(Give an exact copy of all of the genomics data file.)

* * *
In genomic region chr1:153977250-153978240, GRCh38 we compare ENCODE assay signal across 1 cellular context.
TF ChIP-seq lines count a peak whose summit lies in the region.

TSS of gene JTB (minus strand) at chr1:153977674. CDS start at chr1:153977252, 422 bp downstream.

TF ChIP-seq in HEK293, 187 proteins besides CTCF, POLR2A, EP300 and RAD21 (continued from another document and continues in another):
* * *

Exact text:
In genomic region chr1:153977250-153978240, GRCh38 we compare ENCODE assay signal across 1 cellular context.
TF ChIP-seq lines count a peak whose summit lies in the region.

TSS of gene JTB (minus strand) at chr1:153977674. CDS start at chr1:153977252, 422 bp downstream.

TF ChIP-seq in HEK293, 187 proteins besides CTCF, POLR2A, EP300 and RAD21 (continued from another document and continues in another):